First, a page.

Well, not quite. You see, what we need to remember about the Hugo Awards is that each award year looks back at those works published the year prior. For instance, the winners awarded a 2019 Hugo published back during the 2018 cycle. So, while our first award year is 1939, we need to consider those events from 1938.
1938 back when a dime could buy you a loaf of bread or a gallon of gas. A year in which Orson Welles’ infamous radio drama, The War of the Worlds, terrified audiences nationwide. The Man of Steel makes his first appearance, as a young princess and her seven friends began a global empire. 1938 also saw advancements in nuclear fission with Enrico Fermi receiving the Nobel Prize in Physics. This technology would play a crucial role in the coming conflicts staring in 1939, the beginning of World War II.
Now, let’s jump 75 years into the future, to 2014. It was at Loncon 3 in London that the 1939 Retro-Hugo Awards happened. Remember, starting in 1996, members of Worldcon could introduce measures to award Retro-Hugos for those works published in the years before the award’s inception, 1953. At Loncon 3, members awarded trophies across nine categories. In the coming month, we will look at four of those winners:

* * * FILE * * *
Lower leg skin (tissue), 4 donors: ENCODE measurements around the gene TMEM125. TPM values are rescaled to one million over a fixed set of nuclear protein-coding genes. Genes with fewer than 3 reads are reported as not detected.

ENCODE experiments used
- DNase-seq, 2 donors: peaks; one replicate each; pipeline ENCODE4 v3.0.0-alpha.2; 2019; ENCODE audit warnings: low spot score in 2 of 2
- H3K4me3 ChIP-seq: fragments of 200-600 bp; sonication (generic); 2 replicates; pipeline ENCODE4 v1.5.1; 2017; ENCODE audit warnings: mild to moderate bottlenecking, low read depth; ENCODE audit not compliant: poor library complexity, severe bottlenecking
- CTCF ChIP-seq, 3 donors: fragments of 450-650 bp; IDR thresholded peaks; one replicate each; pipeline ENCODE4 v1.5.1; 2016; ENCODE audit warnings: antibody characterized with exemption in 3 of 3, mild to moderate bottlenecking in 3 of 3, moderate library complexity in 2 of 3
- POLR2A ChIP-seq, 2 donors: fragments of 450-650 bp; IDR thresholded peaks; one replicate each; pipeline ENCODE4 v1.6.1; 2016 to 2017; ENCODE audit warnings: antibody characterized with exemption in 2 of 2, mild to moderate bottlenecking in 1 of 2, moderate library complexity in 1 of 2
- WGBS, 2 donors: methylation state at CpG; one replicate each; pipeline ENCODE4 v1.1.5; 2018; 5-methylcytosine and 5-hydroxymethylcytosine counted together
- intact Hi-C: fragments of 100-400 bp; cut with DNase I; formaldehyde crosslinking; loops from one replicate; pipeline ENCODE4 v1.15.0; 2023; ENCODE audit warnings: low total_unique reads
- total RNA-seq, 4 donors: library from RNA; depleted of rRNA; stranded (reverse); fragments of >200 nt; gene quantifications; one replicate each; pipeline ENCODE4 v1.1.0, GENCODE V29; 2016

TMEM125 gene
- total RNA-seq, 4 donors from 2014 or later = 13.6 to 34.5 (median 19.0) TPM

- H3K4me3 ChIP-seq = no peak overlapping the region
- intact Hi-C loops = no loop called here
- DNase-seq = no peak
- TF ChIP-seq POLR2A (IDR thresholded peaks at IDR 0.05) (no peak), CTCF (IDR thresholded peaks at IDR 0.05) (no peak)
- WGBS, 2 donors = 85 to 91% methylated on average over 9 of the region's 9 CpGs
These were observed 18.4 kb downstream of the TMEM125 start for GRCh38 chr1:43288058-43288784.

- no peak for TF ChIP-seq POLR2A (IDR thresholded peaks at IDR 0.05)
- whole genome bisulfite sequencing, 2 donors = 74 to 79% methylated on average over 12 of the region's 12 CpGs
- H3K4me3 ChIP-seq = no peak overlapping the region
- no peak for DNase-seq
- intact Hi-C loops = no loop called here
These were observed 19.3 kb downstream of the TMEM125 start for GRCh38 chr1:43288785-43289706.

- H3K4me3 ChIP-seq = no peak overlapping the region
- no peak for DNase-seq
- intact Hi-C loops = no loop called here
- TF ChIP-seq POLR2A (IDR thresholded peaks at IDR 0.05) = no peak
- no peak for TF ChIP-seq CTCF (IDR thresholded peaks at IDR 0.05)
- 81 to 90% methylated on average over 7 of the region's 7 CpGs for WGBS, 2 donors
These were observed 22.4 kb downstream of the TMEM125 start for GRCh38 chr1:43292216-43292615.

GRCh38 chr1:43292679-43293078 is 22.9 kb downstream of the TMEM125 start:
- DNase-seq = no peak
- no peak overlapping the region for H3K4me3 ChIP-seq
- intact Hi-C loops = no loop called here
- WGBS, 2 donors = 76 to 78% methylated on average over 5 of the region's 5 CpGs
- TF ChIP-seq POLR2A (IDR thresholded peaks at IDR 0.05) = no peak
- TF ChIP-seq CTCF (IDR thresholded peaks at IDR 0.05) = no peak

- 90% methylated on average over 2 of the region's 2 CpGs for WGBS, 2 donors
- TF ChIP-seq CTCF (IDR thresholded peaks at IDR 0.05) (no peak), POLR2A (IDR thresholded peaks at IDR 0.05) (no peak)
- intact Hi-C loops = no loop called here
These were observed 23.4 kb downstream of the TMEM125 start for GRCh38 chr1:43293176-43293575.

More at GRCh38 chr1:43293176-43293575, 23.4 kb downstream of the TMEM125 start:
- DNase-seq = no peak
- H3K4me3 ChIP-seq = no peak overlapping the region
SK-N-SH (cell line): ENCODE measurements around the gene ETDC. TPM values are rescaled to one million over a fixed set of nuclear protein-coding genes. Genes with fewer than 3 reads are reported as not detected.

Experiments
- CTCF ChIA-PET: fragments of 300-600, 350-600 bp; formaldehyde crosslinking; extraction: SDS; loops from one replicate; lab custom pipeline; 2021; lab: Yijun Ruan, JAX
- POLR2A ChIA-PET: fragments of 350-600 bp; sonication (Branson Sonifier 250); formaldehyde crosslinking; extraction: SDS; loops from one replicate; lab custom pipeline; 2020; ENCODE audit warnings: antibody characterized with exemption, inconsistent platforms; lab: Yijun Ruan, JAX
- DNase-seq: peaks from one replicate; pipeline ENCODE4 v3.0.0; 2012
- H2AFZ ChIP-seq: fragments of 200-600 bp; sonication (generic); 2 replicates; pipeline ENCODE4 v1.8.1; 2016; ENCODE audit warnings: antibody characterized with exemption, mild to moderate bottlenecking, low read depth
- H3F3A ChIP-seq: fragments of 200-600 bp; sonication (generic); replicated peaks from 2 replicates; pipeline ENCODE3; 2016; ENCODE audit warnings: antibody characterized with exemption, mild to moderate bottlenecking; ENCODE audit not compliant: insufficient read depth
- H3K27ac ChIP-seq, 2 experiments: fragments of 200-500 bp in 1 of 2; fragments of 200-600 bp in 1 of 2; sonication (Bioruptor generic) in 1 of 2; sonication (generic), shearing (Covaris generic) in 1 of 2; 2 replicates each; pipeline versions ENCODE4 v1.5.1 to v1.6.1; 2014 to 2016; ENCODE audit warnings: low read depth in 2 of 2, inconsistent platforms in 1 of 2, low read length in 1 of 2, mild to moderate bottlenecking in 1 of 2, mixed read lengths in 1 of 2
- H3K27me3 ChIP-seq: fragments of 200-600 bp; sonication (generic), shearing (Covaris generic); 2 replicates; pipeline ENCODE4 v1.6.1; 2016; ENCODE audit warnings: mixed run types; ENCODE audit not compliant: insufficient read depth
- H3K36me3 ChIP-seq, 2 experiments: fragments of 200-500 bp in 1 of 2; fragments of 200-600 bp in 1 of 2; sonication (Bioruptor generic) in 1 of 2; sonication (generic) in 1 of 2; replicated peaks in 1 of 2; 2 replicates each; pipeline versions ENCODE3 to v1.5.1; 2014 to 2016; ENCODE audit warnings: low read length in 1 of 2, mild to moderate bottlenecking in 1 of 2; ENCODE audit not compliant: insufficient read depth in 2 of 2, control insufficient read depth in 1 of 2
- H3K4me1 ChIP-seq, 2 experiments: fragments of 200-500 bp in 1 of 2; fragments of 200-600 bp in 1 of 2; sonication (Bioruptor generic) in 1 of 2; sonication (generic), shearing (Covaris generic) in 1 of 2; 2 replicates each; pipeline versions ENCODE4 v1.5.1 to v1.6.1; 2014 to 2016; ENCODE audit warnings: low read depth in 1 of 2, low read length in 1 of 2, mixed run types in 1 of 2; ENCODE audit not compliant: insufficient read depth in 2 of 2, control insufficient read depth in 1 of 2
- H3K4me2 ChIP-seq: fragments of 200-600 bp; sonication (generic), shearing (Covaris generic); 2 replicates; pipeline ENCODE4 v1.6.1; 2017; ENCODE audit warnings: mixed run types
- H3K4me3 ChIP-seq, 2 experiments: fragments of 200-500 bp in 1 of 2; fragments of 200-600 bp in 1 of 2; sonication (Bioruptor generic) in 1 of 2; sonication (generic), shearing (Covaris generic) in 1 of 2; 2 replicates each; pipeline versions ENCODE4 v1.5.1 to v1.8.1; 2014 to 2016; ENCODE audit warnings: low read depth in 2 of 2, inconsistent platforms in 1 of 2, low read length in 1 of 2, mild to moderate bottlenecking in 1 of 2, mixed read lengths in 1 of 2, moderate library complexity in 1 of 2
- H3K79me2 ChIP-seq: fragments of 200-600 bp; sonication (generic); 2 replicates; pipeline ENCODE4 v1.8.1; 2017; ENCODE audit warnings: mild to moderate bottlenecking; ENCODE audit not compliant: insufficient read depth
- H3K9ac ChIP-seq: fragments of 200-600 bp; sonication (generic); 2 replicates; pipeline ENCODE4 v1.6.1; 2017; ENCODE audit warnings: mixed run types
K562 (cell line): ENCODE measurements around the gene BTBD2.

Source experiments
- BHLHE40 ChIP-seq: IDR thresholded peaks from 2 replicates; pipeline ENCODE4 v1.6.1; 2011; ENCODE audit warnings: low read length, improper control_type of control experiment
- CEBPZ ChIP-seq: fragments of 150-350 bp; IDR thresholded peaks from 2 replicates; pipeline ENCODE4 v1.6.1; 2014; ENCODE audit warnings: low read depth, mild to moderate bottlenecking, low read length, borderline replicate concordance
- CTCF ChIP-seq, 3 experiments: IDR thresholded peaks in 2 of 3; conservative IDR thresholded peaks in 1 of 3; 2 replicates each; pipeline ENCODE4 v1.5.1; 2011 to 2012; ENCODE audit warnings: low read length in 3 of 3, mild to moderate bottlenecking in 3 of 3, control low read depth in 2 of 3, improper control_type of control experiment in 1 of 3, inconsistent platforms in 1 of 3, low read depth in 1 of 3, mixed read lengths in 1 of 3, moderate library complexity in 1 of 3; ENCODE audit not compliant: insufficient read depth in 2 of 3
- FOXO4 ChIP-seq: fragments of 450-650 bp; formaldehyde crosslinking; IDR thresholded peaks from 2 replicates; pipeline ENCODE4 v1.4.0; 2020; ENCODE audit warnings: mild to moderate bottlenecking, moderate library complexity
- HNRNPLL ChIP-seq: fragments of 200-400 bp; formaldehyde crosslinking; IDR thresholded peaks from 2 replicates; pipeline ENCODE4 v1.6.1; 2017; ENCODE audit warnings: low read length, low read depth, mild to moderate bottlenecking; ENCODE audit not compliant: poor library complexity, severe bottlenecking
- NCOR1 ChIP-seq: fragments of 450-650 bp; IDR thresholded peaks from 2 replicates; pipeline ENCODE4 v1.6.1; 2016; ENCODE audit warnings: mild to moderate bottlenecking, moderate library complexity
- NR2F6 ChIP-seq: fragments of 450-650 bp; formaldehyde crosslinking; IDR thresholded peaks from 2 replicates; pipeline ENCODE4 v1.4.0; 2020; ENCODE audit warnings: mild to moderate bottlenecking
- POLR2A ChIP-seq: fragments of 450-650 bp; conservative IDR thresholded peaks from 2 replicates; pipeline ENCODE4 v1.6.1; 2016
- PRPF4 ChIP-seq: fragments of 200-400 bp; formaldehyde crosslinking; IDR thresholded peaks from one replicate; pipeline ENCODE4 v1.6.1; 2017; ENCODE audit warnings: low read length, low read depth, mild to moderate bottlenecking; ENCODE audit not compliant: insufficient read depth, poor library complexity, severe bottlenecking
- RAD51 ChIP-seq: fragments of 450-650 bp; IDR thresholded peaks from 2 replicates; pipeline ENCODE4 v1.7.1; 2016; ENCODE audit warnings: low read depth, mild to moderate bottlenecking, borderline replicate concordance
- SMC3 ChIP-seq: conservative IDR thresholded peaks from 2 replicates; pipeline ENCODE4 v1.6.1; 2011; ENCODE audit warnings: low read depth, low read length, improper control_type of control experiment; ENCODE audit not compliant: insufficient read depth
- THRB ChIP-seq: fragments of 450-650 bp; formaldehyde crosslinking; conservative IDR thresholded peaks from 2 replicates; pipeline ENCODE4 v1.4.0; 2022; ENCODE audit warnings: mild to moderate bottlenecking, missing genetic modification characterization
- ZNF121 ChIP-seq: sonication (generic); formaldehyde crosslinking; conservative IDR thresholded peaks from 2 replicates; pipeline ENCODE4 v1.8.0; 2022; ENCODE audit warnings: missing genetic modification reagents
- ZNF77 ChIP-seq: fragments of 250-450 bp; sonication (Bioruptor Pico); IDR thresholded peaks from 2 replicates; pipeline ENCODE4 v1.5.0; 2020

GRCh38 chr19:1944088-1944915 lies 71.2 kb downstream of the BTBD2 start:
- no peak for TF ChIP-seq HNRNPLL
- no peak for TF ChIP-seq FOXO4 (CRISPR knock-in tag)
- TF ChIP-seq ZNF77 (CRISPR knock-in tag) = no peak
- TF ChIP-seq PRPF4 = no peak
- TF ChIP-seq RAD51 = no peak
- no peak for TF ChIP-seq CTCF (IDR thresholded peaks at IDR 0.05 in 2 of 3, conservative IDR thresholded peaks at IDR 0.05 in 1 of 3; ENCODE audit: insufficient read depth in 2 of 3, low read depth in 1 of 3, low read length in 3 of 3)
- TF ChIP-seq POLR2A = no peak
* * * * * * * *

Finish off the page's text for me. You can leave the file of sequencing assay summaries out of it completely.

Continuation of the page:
- Best Short Story: “How We Went to Mars” by Arthur C. Clarke
- Best Novelette: “Rule 18” by Clifford C. Simak
- Best Novella: “Who Goes There?” by Don A. Stuart [John W. Campbell]
- Best Novel: The Sword in the Stone by T. H. White
The remaining five categories pertain to those I don’t intend to cover on this blog. You can find those winners under the 1939 Retro-Hugo Awards page on the official site (link included to the left).
The remainder of this month we’ll look at our four award-winning works, the authors who wrote them, and the publishers (or the publications) that published them. We begin this Wednesday with a look at our first author, winner of “Best Short Story,” Arthur C Clarke (a name we’ll see again).
Until next time!
A special thanks to The People History who’s site provided me a concise list of events from 1938. Without them, you’d have to rely on my memories from grade school, and no one should have to suffer that pain. A link to their site will now feature in my Blogroll to the left.